6/23/2017 Infosys Corp. Y N $1,000,000 Global outsourcing company engaged in scheme to underpay withholding taxes based on manipulation of B-1 visas $200,000 20.00% 24
4/3/2017 Harbert Management Corp. and executives Y N $40,073,823 Hedge fund whose income was related to services performed in NYC knowingly represented that services were not performed in NYC, but in lower taxing Alabama $8,816,241 22.00% 24
10/19/2016 K3 Learning Inc. f/k/a Metropolitan Preschools, Inc., Michael Koffler, Brian & Daniel Koffler, Sunshine Development School N n/a $4,300,000 Pre-school company knowingly deducted a not-for-profit's expenses from a related for-profit business, and company improperly deducted owner's personal expenses n/a n/a n/a
7/20/2016 My Pillow, Inc. Y n/a $1,109,000 Out of state on-line retailer that conducted business in person in NY knowingly failed to collect and pay NY use taxes on internet and telephone orders by NY customers $221,800 20.00% 24
7/19/2016 Gagosian Gallery, Pre-War Art, Inc. N n/a $4,280,000 Art gallery failed to collect & pay NYS/NYC sales taxes on art sold and transferred to purchaser in NY for his own use n/a n/a n/a
5/3/2016 Victoria Gelfand N n/a $210,000 Art sales executive used false resale certificates to avoid sales and use taxes, when art was purchased for own use and displayed in her home n/a n/a n/a
5/3/2016 Aby J. Rosen N n/a $7,000,000 Art purchaser used false resale certificates to evade sales and use taxes, when art was purchased for own use and displayed in target's NY homes and offices n/a n/a n/a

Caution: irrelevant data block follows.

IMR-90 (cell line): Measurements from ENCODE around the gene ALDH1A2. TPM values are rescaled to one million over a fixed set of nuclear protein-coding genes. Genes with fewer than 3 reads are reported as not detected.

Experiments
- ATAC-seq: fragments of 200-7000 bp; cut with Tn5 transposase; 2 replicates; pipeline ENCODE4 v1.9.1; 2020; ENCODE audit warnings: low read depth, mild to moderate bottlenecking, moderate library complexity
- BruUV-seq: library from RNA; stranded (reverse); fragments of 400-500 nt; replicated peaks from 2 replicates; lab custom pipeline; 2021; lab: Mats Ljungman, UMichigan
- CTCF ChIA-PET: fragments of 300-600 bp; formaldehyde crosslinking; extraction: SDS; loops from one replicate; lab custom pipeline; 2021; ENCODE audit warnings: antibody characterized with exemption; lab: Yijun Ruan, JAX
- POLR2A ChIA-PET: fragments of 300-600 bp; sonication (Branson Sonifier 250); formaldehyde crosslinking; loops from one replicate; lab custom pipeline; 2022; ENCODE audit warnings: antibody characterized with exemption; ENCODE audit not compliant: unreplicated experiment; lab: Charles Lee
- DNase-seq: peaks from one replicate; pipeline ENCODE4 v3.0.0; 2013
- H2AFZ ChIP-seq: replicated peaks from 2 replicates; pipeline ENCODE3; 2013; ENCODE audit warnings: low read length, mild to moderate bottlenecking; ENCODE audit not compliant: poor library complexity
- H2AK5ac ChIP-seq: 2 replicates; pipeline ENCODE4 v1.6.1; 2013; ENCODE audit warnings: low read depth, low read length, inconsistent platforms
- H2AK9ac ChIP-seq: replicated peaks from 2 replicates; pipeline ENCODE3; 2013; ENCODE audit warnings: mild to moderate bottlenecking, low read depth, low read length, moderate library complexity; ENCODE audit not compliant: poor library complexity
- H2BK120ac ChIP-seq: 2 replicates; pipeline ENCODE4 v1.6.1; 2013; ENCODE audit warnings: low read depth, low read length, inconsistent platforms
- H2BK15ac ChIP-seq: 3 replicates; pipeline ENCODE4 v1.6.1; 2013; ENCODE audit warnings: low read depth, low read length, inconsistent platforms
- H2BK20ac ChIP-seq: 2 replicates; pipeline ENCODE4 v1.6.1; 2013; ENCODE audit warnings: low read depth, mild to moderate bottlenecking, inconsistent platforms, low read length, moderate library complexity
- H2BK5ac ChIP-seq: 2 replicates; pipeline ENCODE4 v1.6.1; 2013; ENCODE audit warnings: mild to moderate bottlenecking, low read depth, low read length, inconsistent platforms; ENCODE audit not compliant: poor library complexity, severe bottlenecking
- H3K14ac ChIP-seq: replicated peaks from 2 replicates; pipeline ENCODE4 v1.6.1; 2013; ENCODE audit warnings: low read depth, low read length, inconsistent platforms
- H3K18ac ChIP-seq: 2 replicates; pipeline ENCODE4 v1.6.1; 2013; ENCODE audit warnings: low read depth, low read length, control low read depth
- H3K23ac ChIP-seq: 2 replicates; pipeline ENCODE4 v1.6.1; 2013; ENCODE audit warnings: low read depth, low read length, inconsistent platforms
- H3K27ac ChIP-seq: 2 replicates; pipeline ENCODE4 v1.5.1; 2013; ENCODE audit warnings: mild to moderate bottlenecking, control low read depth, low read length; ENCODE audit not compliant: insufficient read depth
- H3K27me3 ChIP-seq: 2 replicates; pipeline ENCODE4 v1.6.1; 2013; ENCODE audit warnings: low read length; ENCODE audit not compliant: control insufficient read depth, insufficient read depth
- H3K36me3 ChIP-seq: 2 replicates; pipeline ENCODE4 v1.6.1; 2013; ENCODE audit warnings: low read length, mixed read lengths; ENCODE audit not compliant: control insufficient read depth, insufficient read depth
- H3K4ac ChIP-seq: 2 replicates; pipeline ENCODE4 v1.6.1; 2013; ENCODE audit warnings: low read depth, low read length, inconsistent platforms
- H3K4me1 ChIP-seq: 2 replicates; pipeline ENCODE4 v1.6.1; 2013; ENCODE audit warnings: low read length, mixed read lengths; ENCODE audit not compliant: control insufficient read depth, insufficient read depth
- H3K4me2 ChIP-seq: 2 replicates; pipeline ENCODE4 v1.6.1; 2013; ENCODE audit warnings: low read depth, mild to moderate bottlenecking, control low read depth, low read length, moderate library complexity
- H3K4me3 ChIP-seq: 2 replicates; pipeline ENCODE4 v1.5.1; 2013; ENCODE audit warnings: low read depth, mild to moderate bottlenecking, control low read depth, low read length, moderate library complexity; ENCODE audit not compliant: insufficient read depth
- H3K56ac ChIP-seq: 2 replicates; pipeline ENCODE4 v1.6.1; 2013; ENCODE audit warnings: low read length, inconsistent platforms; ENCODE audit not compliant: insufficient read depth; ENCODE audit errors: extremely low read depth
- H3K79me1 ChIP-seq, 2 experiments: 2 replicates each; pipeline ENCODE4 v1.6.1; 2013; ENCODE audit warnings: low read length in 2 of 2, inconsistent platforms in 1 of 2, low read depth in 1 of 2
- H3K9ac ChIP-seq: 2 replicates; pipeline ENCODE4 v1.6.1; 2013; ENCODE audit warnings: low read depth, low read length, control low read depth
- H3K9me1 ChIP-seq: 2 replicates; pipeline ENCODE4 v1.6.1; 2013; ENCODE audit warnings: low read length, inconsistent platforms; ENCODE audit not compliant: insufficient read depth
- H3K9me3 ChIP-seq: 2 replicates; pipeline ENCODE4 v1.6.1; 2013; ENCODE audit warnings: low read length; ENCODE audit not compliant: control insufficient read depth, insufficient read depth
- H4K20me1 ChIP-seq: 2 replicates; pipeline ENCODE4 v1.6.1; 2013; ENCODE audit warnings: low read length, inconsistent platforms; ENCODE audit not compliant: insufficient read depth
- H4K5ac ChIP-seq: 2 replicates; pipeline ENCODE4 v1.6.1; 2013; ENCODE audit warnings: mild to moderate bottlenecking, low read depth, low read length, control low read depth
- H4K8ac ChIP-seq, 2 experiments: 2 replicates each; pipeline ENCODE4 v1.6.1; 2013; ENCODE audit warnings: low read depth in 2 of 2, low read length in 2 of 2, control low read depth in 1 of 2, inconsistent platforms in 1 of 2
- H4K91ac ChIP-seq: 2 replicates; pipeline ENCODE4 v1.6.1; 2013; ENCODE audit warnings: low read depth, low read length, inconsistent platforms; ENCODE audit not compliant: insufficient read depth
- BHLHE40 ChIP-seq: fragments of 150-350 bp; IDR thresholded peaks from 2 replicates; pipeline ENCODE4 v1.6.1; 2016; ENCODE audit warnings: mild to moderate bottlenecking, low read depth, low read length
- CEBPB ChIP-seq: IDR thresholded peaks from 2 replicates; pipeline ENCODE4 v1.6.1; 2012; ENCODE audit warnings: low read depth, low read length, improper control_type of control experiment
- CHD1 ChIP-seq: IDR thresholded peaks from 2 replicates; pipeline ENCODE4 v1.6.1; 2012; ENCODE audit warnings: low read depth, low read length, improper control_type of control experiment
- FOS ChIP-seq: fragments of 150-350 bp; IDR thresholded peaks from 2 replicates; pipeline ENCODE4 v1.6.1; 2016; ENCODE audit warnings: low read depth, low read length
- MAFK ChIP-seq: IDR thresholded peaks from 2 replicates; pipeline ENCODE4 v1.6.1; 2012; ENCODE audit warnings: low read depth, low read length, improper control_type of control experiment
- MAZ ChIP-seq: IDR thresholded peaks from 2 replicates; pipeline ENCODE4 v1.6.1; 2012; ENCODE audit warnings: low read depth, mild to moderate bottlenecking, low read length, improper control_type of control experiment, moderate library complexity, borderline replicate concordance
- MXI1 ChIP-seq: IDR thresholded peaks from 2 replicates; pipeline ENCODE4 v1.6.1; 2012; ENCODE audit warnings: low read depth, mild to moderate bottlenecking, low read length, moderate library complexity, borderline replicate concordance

3/22/2016 Asher Roshanzamir Y N $1,135,178 Real estate developer falsely claiming tax deferral from a purported "like kind exchange" under IRC 1031 that he knew did not qualify for that treatment $200,000 17.62% 48
8/22/2014 Topline Appliance Center; Michael Moretti Y N $1,569,920 Out of state business doing business in NYS knowingly failed to pay NYS corporate franchise taxes $313,984 20.00% 24
3/14/2014 Lantheus Medical Imaging; Bristol-Myers Squib Y N $6,267,672 Out-of-state company knowingly failed to pay NYS corporate franchise taxes & NYC general corporation taxes despite conducting business in NYC $1,137,815 18.15% 24
3/5/2013 Mohan Custom Tailors Y N $5,500,000 Falsifying sales and personal income taxes using two sets of books. Defendants also pled guilty to criminal tax fraud charges $1,100,000 20.00% 14
Totals $582,145,593.11 $111,429,340.00
* Kirby McInerney represented the whistleblower


Kirby McInerney Is Here to Help

We have been and will continue to be a resource for government agencies and officials who wish to set up or improve tax whistleblower programs.  Our lawyers have written frequently on tax whistleblower issues and have provided information and insights to interested legislators and regulators.